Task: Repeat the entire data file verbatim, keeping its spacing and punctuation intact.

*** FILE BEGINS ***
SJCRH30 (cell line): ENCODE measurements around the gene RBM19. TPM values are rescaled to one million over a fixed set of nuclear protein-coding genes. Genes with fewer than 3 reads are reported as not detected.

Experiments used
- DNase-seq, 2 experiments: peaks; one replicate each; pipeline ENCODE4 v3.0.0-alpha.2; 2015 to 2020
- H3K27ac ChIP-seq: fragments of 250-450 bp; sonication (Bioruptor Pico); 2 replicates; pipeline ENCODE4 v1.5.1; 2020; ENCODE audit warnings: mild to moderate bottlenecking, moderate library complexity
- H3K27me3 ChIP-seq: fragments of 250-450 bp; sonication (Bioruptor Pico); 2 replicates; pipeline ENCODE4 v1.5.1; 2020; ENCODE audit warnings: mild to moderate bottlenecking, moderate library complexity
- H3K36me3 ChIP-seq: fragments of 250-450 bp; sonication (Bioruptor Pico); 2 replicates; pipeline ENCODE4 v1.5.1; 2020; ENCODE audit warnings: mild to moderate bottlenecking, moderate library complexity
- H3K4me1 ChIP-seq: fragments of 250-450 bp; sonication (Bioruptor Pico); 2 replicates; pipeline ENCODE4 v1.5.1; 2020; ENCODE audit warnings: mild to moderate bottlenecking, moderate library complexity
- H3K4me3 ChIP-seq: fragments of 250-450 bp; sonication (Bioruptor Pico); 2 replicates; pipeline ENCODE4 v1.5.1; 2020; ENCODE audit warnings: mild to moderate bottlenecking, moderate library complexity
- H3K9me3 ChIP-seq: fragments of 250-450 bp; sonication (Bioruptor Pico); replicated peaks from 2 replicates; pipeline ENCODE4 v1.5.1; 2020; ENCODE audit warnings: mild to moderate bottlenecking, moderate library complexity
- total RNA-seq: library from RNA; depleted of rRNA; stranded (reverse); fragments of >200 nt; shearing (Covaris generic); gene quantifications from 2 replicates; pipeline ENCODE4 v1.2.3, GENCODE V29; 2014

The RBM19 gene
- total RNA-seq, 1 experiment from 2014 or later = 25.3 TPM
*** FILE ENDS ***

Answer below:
SJCRH30 (cell line): ENCODE measurements around the gene RBM19. TPM values are rescaled to one million over a fixed set of nuclear protein-coding genes. Genes with fewer than 3 reads are reported as not detected.

Experiments used
- DNase-seq, 2 experiments: peaks; one replicate each; pipeline ENCODE4 v3.0.0-alpha.2; 2015 to 2020
- H3K27ac ChIP-seq: fragments of 250-450 bp; sonication (Bioruptor Pico); 2 replicates; pipeline ENCODE4 v1.5.1; 2020; ENCODE audit warnings: mild to moderate bottlenecking, moderate library complexity
- H3K27me3 ChIP-seq: fragments of 250-450 bp; sonication (Bioruptor Pico); 2 replicates; pipeline ENCODE4 v1.5.1; 2020; ENCODE audit warnings: mild to moderate bottlenecking, moderate library complexity
- H3K36me3 ChIP-seq: fragments of 250-450 bp; sonication (Bioruptor Pico); 2 replicates; pipeline ENCODE4 v1.5.1; 2020; ENCODE audit warnings: mild to moderate bottlenecking, moderate library complexity
- H3K4me1 ChIP-seq: fragments of 250-450 bp; sonication (Bioruptor Pico); 2 replicates; pipeline ENCODE4 v1.5.1; 2020; ENCODE audit warnings: mild to moderate bottlenecking, moderate library complexity
- H3K4me3 ChIP-seq: fragments of 250-450 bp; sonication (Bioruptor Pico); 2 replicates; pipeline ENCODE4 v1.5.1; 2020; ENCODE audit warnings: mild to moderate bottlenecking, moderate library complexity
- H3K9me3 ChIP-seq: fragments of 250-450 bp; sonication (Bioruptor Pico); replicated peaks from 2 replicates; pipeline ENCODE4 v1.5.1; 2020; ENCODE audit warnings: mild to moderate bottlenecking, moderate library complexity
- total RNA-seq: library from RNA; depleted of rRNA; stranded (reverse); fragments of >200 nt; shearing (Covaris generic); gene quantifications from 2 replicates; pipeline ENCODE4 v1.2.3, GENCODE V29; 2014

The RBM19 gene
- total RNA-seq, 1 experiment from 2014 or later = 25.3 TPM